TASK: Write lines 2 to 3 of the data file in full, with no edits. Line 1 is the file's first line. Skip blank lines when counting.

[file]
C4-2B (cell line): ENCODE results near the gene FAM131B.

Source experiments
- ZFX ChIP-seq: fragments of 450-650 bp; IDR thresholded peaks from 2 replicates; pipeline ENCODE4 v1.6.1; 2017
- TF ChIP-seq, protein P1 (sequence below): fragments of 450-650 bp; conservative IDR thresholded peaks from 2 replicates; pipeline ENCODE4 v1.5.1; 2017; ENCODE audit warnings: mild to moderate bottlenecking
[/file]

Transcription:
Source experiments
- ZFX ChIP-seq: fragments of 450-650 bp; IDR thresholded peaks from 2 replicates; pipeline ENCODE4 v1.6.1; 2017